He'll judge for himself
Never mind that President Donald Trump was willing to turn the Justice Department inside out, or that he attacked a judge and a juror in pursuit of a break for his pal Roger Stone. Federal Judge Amy Berman Jackson stood her ground, sentenced him to 40 months in prison for crimes including lying to Congress and witness tampering and rejected Trumpworld's claims of persecution.
"He was not prosecuted, as some have complained, for standing up for the president. He was prosecuted for covering up for the president,” she said in court. “The truth still exists; the truth still matters,” Jackson declared, and “Roger Stone’s insistence that it doesn’t, his belligerence, his pride in his own lies are a threat to our most fundamental institutions, to the foundations of our democracy. If it goes unpunished it will not be a victory for one party or another; everyone loses.”
Jackson's words won't be the last on Stone's fate. He is seeking a new trial, and Trump dropped strong hints that if all else fails, he's got a pardon pen ready. That would render the president's recent outside agitation of the justice system almost irrelevant to the end result, except perhaps as drama and disruption for its own sake. But the show will go on.
“I want the process to play out. I think that’s the best thing to do because I would love to see Roger exonerated — and I’d love to see it happen — because personally I think he was treated unfairly,” Trump said during an appearance in Las Vegas. “At some point, I will make a determination," the president said.
Prosecutors said Stone, a longtime Trump confidant and self-described dirty trickster, lied during congressional testimony to conceal his central role in the Trump campaign’s efforts to learn about computer files hacked by Russia and made public by WikiLeaks.
Perplexingly, a little more than a week after an extraordinary move by Attorney General William Barr to back off his Justice Department’s original sentencing recommendation led the four original prosecutors to resign, Assistant U.S. Attorney John Crabb essentially echoed their arguments for a substantial sentence. When Jackson pressed for an explanation on why he wasn't pushing the revised, watered-down recommendation, Crabb replied, "I’m not at liberty to discuss the internal deliberations in DOJ."
Trump's continued commentary on the case, on Twitter and in live appearances, showed a determined rejection of Barr's plea that the president was making it “impossible” for him to do his job — and disregard of a floated warning that Barr was considering resigning.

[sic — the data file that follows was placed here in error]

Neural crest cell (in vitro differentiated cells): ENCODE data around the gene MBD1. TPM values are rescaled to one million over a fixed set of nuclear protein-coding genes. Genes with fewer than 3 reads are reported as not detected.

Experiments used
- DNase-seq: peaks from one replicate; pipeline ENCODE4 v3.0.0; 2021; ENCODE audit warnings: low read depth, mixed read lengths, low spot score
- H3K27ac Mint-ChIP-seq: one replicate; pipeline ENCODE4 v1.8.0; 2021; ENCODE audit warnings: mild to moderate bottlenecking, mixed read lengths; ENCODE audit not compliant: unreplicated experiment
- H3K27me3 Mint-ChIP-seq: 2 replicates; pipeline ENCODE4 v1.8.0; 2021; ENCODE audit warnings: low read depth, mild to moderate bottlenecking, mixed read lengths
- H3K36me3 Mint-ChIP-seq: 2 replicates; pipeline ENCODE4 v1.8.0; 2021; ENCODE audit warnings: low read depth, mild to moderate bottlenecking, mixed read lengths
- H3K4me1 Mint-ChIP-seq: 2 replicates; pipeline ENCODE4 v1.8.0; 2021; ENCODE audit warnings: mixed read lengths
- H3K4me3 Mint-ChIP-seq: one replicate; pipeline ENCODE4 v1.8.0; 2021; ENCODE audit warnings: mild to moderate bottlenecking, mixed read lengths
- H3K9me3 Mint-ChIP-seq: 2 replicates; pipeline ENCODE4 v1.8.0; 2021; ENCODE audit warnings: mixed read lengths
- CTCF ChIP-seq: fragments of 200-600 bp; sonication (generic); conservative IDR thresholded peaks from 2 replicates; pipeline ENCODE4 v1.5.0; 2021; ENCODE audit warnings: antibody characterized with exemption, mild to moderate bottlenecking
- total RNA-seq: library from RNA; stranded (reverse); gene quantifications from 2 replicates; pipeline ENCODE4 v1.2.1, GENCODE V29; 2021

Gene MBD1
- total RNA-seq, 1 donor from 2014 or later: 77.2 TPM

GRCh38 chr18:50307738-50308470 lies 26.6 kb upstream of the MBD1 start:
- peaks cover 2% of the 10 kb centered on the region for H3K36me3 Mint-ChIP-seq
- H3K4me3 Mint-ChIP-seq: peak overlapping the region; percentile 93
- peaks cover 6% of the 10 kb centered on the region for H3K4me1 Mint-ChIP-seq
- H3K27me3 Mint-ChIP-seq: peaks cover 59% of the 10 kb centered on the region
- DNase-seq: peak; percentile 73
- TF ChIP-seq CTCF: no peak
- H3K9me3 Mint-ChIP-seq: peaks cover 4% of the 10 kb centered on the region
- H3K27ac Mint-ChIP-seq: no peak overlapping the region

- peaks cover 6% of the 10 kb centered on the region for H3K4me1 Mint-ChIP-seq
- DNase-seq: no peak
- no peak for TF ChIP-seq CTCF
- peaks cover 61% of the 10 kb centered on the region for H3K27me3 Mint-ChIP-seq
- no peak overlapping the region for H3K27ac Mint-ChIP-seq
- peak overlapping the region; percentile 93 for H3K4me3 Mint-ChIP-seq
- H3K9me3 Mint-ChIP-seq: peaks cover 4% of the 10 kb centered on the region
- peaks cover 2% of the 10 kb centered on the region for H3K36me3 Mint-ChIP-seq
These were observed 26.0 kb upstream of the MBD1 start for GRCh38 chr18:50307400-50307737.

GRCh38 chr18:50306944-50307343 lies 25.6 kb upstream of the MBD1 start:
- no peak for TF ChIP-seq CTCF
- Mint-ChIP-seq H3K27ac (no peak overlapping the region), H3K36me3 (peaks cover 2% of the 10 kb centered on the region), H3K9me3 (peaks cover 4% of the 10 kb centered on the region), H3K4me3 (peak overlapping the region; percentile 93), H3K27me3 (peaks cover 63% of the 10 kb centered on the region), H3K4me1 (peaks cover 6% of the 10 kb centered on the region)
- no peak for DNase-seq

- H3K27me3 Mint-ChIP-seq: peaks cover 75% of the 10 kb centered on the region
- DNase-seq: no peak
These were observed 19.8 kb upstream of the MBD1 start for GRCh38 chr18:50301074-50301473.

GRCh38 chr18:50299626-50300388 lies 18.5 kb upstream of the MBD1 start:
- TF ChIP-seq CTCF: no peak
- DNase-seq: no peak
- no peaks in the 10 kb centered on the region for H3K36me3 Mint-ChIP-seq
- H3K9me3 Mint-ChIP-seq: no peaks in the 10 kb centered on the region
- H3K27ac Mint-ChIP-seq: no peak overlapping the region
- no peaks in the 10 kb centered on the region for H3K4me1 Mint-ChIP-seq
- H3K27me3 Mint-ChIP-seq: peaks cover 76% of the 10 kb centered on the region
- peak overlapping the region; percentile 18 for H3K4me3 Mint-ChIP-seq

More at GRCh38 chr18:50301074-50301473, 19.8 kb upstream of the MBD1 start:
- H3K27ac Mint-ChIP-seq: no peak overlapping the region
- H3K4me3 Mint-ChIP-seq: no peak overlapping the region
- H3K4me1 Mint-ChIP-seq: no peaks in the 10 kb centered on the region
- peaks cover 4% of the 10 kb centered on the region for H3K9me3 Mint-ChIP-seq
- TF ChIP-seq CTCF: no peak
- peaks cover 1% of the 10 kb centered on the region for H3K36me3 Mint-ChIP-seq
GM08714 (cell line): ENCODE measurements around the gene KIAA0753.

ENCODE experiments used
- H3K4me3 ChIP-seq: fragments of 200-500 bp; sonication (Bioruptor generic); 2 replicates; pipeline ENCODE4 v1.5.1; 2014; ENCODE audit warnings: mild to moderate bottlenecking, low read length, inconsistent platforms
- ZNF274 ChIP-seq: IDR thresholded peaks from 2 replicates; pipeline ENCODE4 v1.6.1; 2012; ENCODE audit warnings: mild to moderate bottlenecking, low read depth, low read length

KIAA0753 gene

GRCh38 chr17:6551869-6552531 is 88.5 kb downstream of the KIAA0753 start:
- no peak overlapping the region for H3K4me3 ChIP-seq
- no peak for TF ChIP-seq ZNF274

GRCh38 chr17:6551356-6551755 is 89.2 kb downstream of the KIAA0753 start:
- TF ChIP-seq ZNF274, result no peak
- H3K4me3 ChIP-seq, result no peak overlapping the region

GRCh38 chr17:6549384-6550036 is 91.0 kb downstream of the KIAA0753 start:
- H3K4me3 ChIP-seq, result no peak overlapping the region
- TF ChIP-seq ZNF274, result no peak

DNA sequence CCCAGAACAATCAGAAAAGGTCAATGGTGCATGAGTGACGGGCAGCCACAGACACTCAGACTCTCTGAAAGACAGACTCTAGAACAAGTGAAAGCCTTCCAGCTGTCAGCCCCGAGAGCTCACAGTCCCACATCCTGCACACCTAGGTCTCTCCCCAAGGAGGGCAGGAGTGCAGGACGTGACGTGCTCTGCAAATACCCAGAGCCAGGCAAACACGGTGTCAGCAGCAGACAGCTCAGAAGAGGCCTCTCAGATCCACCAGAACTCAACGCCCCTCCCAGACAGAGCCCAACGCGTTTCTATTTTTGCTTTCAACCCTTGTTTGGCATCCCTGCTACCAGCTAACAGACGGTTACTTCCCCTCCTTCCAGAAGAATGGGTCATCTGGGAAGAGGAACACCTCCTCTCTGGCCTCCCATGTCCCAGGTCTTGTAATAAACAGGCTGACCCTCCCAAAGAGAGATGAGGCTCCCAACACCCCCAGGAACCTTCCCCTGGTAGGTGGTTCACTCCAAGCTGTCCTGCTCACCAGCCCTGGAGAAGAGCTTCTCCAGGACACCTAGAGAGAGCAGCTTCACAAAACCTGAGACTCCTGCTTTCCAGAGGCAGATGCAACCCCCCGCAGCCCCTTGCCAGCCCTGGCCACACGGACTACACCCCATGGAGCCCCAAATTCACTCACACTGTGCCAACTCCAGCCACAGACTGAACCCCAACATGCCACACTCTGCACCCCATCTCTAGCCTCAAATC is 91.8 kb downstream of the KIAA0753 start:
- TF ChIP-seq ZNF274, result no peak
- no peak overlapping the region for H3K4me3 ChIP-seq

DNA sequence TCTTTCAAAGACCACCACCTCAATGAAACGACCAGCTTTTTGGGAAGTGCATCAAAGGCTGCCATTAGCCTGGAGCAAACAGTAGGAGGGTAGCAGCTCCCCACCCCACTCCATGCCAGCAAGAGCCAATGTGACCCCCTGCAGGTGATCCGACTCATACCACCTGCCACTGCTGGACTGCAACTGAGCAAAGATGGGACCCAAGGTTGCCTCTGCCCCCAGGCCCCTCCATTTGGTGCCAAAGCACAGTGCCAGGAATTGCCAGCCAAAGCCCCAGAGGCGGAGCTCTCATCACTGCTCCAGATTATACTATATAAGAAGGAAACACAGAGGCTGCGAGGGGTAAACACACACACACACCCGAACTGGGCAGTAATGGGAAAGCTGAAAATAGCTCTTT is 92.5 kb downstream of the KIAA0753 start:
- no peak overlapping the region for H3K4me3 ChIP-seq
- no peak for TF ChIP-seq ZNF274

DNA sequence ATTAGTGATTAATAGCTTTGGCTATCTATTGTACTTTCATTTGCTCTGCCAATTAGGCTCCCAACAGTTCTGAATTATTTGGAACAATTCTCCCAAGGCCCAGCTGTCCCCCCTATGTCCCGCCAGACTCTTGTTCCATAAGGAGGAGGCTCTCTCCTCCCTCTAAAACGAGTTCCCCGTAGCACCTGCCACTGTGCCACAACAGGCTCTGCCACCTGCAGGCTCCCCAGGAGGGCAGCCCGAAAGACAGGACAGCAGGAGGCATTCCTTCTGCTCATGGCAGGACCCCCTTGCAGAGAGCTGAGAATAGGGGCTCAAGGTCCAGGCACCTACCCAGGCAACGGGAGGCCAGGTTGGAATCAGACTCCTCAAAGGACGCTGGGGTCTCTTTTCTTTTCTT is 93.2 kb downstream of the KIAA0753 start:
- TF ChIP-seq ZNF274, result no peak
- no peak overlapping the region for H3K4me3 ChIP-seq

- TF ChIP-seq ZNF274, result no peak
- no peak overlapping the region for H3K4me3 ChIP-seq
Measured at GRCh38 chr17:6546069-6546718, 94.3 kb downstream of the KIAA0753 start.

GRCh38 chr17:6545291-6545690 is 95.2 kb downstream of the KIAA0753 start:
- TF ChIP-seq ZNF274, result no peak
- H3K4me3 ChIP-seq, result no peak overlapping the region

Janison: Side-eye from bench
For those who found the machinations of the Justice Department under Barr in the past week curious, Jackson made it clear they're not alone.
Newsday's Dan Janison writes that Jackson noted dryly that while it's unsurprising when defense attorneys and judges find mathematical sentencing guidelines like those in the original 7- to 9-year recommendation for Stone harsh, "We don’t usually succeed in getting the government to agree.”
Meanwhile, defense lawyer Seth Ginsberg's argument for leniency rested in part on portraying his client as a jerk — "all bark and no bite." A supportive letter from radio host Randy Credico, the threatened witness, said, "Mr. Stone, at his core, is an insecure person who craves and recklessly pursues attention …"
It has to make you wonder why Trump keeps such a clown so close, so many years after publicly calling him a loser and a braggart.
Russia rage before DNI chief ouster
Trump pushed acting Director of National Intelligence Joseph Maguire out of his job after one of Maguire's deputies warned House lawmakers that Russia was interfering in the 2020 campaign to try to get Trump reelected, The New York Times reported.
Trump confronted Maguire last week after getting word of the briefing to the House Intelligence Committee. The Washington Post reported Trump erroneously believed that the deputy had given information exclusively to Rep. Adam Schiff, the committee's chairman, and that the information would be helpful to Democrats if it were released publicly.
Trump announced Wednesday that he was replacing Maguire temporarily with Richard Grenell, the ambassador to Germany and an aggressive Trump supporter.
Bloomberg's morning after
There was no pretending by Michael Bloomberg on Thursday that his first presidential debate went well. Speaking at a campaign rally in Utah on Thursday, he appeared to make light of his widely panned performance, asking the crowd: “So how was your night last night?”